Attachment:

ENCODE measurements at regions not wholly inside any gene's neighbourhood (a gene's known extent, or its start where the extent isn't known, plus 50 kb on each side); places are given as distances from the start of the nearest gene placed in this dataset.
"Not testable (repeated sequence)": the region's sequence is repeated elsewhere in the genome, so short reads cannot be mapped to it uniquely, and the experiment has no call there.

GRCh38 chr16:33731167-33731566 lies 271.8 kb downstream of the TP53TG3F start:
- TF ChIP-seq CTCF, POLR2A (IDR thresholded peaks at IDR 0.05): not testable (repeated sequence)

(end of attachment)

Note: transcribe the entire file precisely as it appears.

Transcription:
ENCODE measurements at regions not wholly inside any gene's neighbourhood (a gene's known extent, or its start where the extent isn't known, plus 50 kb on each side); places are given as distances from the start of the nearest gene placed in this dataset.
"Not testable (repeated sequence)": the region's sequence is repeated elsewhere in the genome, so short reads cannot be mapped to it uniquely, and the experiment has no call there.

GRCh38 chr16:33731167-33731566 lies 271.8 kb downstream of the TP53TG3F start:
- TF ChIP-seq CTCF, POLR2A (IDR thresholded peaks at IDR 0.05): not testable (repeated sequence)